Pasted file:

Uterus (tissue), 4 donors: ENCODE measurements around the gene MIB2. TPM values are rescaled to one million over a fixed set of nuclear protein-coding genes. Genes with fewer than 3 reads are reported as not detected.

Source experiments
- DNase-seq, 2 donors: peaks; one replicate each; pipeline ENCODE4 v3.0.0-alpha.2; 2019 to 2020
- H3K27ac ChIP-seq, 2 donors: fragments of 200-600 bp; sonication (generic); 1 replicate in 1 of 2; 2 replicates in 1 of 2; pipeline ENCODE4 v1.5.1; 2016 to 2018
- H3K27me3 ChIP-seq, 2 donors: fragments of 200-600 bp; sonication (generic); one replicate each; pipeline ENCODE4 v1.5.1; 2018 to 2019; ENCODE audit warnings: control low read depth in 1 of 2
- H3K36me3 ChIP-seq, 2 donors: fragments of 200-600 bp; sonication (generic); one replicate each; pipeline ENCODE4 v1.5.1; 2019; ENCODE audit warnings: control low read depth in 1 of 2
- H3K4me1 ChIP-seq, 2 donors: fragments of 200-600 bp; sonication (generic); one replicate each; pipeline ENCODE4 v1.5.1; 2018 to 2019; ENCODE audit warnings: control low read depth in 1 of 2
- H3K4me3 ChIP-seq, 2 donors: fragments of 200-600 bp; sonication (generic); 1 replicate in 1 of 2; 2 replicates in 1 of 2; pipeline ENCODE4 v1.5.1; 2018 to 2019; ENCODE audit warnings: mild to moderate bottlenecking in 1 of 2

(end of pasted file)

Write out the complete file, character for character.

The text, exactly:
Uterus (tissue), 4 donors: ENCODE measurements around the gene MIB2. TPM values are rescaled to one million over a fixed set of nuclear protein-coding genes. Genes with fewer than 3 reads are reported as not detected.

Source experiments
- DNase-seq, 2 donors: peaks; one replicate each; pipeline ENCODE4 v3.0.0-alpha.2; 2019 to 2020
- H3K27ac ChIP-seq, 2 donors: fragments of 200-600 bp; sonication (generic); 1 replicate in 1 of 2; 2 replicates in 1 of 2; pipeline ENCODE4 v1.5.1; 2016 to 2018
- H3K27me3 ChIP-seq, 2 donors: fragments of 200-600 bp; sonication (generic); one replicate each; pipeline ENCODE4 v1.5.1; 2018 to 2019; ENCODE audit warnings: control low read depth in 1 of 2
- H3K36me3 ChIP-seq, 2 donors: fragments of 200-600 bp; sonication (generic); one replicate each; pipeline ENCODE4 v1.5.1; 2019; ENCODE audit warnings: control low read depth in 1 of 2
- H3K4me1 ChIP-seq, 2 donors: fragments of 200-600 bp; sonication (generic); one replicate each; pipeline ENCODE4 v1.5.1; 2018 to 2019; ENCODE audit warnings: control low read depth in 1 of 2
- H3K4me3 ChIP-seq, 2 donors: fragments of 200-600 bp; sonication (generic); 1 replicate in 1 of 2; 2 replicates in 1 of 2; pipeline ENCODE4 v1.5.1; 2018 to 2019; ENCODE audit warnings: mild to moderate bottlenecking in 1 of 2